Hi all –
This is the 100th edition of my newsletter, The One Thing. That means I’ve spent 100 weeks thinking about and sharing the most important lessons I’ve learned building Drift. It also means you’ve stuck with me for 100 weeks. And for that I am eternally grateful. Because I’m learning just as much from all of you.
So, to say thanks (and catch anyone up who hasn’t been here for all 100 editions), I wanted to share some of the most important lessons I’ve learned over the past couple of years.
What lessons resonate with you most? How can I continue to make this newsletter valuable for you over the next 100 editions? Text me at +1-212-380-1036 to let me know.
P.S. Share my newsletter out with this Click to Tweet and I’ll pick three people to win limited edition Drift swag.
#21: Building a Learning Machine
Of all the great lessons I’ve learned from Charlie Munger, this one is my favorite (which is why I made it one of our Leadership Principles at Drift):
“I constantly see people rise in life who are not the smartest, sometimes not even the most diligent, but they are learning machines. They go to bed every night a little wiser than they were when they got up and boy does that help, particularly when you have a long run ahead of you.”
At Drift we aren’t building a product, we are building a learning machine. A learning machine that can learn from our customers, adapt to a changing market, and deliver solutions that help our customers enter a new era where businesses can easily buy from other businesses the way we do in our personal lives.
So each day, remember to go to bed a little bit wiser than you were when you got up, and that way you too can become a learning machine. If we all do that, then over the long-run we will have created a remarkable team and an enduring company.
The problem with hiring for cultural fit is that people tend to just hire people who look and sound just like them. But the key to hiring the right people is recognizing the behaviors you celebrate, and those you don’t tolerate.
At Drift, we want to be the new face of corporate America. We want to be made up of people who look, sound, and think differently. Because that is how great things are created – and how we will build an enduring company.
But we also want people who embody the things we celebrate – like bias for action, an obsession with our customers and the desire to be a curious learning machine.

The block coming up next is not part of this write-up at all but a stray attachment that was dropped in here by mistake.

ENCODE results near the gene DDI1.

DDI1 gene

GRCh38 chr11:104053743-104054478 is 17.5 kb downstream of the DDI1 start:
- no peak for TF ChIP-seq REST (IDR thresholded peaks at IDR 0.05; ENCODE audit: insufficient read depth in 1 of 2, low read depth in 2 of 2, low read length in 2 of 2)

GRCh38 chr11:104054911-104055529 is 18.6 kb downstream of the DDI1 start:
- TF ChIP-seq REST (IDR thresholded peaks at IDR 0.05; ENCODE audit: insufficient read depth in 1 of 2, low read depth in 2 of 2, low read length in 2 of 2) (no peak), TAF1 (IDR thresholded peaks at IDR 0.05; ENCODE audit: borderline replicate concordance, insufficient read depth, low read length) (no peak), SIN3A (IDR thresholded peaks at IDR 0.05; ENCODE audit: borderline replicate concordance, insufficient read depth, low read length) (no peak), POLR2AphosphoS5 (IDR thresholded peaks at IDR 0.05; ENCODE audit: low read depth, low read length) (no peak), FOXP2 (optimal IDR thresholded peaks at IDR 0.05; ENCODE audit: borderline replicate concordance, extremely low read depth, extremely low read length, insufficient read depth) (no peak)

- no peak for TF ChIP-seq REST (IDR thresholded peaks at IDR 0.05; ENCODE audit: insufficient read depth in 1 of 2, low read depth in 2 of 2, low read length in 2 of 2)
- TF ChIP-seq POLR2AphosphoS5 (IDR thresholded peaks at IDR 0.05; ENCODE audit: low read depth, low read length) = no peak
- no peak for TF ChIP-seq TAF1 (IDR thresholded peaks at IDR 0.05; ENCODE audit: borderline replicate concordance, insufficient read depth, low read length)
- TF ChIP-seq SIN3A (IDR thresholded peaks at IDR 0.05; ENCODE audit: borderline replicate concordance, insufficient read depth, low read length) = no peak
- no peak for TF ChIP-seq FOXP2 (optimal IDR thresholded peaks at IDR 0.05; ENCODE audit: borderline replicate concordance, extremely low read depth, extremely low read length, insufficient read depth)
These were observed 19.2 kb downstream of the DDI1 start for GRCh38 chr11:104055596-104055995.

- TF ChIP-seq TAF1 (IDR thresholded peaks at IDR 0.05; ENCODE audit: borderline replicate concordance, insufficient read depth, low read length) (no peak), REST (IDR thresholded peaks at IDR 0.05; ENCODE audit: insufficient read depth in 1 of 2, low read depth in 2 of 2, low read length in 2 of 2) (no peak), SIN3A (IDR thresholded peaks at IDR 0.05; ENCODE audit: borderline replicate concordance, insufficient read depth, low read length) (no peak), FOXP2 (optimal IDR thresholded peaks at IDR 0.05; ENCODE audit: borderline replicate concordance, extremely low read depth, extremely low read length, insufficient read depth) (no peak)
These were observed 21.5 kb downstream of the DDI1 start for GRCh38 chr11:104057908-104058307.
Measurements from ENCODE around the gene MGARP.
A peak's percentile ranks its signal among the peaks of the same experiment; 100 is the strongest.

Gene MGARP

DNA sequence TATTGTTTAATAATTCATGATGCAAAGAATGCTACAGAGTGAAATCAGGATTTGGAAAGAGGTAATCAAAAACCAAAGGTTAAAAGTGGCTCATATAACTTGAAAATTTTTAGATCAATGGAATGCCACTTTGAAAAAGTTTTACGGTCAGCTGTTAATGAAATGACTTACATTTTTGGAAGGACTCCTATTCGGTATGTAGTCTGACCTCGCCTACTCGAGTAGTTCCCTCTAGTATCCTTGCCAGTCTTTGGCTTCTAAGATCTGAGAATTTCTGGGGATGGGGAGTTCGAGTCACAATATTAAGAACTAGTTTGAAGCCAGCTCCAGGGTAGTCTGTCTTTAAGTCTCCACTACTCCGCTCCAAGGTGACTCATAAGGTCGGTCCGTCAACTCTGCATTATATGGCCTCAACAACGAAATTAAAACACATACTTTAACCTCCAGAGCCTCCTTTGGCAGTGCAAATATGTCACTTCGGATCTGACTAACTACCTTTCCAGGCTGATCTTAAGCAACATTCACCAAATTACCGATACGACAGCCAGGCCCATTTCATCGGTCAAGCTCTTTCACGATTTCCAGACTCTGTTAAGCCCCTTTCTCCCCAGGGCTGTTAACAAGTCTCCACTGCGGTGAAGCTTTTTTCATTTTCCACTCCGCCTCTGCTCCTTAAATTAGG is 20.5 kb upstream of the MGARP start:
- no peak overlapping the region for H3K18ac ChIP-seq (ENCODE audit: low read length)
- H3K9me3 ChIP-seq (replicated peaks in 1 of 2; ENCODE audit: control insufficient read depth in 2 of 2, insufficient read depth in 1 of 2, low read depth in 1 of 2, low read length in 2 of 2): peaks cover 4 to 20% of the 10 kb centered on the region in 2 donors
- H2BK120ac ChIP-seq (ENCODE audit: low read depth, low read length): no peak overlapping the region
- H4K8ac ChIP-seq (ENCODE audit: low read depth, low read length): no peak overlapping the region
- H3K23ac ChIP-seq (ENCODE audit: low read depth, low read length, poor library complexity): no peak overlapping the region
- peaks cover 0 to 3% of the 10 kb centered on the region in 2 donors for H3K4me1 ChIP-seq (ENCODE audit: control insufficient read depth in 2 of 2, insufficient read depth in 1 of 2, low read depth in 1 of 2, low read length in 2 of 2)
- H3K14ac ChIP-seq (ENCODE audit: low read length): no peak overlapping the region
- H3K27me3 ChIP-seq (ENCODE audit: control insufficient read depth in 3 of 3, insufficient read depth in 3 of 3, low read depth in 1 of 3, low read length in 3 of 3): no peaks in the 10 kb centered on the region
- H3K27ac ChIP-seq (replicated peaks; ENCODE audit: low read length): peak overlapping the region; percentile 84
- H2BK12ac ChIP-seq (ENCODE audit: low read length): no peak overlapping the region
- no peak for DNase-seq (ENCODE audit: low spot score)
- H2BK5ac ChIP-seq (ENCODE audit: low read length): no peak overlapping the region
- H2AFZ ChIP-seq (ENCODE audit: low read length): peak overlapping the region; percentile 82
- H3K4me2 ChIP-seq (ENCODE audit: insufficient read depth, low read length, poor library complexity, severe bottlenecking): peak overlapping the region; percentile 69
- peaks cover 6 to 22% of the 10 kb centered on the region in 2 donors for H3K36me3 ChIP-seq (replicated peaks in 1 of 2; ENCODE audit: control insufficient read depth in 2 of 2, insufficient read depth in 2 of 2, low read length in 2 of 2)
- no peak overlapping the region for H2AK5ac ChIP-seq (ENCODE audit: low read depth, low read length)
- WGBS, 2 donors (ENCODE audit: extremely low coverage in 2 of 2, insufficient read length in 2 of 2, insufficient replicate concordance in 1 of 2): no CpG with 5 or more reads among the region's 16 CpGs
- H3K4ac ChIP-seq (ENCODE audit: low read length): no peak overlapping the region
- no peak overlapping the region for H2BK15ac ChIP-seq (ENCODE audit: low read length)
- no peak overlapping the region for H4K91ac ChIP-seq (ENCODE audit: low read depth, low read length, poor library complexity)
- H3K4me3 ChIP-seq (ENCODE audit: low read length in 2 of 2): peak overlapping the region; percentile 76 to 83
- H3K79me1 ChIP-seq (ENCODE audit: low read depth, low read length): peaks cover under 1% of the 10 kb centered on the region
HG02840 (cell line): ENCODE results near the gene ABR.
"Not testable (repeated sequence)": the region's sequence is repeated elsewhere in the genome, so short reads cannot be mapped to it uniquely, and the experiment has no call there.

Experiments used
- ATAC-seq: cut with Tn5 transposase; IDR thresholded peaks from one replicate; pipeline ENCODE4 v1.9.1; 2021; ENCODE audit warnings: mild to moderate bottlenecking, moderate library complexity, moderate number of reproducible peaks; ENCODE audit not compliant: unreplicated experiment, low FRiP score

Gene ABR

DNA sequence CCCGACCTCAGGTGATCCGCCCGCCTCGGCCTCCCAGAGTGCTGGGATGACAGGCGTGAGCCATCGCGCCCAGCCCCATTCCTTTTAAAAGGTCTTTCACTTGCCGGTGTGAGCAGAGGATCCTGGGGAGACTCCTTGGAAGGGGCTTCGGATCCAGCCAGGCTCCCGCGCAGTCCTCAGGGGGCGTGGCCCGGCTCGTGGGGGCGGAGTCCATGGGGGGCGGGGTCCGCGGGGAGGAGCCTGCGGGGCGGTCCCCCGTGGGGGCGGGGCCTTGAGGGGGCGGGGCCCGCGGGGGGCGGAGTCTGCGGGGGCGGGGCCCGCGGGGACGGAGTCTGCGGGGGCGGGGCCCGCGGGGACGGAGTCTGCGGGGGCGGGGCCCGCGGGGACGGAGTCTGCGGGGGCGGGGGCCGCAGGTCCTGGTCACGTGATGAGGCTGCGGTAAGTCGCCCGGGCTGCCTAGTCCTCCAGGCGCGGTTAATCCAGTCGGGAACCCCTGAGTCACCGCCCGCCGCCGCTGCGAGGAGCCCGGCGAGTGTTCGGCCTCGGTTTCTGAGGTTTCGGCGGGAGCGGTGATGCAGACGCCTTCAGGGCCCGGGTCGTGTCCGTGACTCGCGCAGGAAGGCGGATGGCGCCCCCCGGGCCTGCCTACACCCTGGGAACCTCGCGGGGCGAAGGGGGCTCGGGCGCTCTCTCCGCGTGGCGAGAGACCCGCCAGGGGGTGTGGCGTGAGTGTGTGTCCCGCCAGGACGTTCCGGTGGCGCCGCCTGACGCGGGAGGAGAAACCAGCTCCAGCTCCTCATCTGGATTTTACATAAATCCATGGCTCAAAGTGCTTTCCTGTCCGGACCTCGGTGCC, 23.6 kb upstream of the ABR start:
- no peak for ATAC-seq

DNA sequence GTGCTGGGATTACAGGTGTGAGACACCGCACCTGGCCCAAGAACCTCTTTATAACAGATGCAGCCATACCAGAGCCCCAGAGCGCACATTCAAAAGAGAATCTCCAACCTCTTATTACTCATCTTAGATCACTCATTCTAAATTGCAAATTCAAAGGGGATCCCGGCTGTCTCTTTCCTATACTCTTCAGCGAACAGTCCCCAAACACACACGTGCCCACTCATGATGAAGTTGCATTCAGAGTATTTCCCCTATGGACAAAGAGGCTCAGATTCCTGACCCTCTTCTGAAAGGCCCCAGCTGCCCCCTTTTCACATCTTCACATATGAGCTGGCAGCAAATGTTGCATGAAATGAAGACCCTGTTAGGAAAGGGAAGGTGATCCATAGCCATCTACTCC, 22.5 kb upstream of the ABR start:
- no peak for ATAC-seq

So the next time you’re interviewing a candidate, ask yourself: “Does this person represent what we celebrate?”
“Know your circle of competence, and stick within it. The size of that circle is not very important; knowing its boundaries, however, is vital.” – Warren Buffett
Warren Buffett and Charlie Munger developed the Circle of Competence as a mental model to limit where to make financial investments (based on understanding and / or experience), but I’ve found the model to be useful in all areas of life. The idea is to understand where you’re naturally strong and to stay within that area.
Your circle of competence is the subject area that matches your skills or expertise. And understanding your own will help you concentrate on areas you have the greatest familiarity with while also aligning a subjective assessment of your own competence with your actual competence.
And it’s not the size of the circle that matters, but how well you stick within it.
Sticking strictly to their own circles is what makes Buffett and Munger among the most successful investors in history. They stick to what they know.
And remaining within one’s circle has a number of benefits – an unfair information advantage, a narrower pool of available options, and the reduction of poor decision making. Pretty powerful stuff.
As teams grow, it’s inevitable to feel like it’s harder to get things done. This is normal.
There are many theories for why this is – from the telephone game example we all played as kids to theories like Dunbar’s Number, which claims that humans are only capable of supporting a small number of stable social relationships.
But whatever the reason may be, it’s the solution that matters. Which is why I want to focus on how to prevent this feeling from taking over in the first place.
So as your own company and teams grow, I encourage you to optimize for the following:
- Stay focused and move quickly.
- Question everything.
- Assume best intent.
These three things alone won’t completely solve every issue as you scale, but they will help you continue to operate as if you’re still that small, tight-knit organization.
“What have you learned from the tough conversations you’ve undoubtedly had to have over the years?”
That’s a question I received recently and I thought it was particularly relevant in this current climate. Because not only are we all having tough conversations right now – with each other, with our customers, family members, etc., but those conversations are even harder when you can’t have them in person.
So here are the three things that I’ve learned to make these conversations easier and as constructive as possible:
- Assume best intent.
- Sleep on it. Don’t just react.
- Do the right thing for the business, not for yourself.
You can catch up with every edition of The One Thing right here.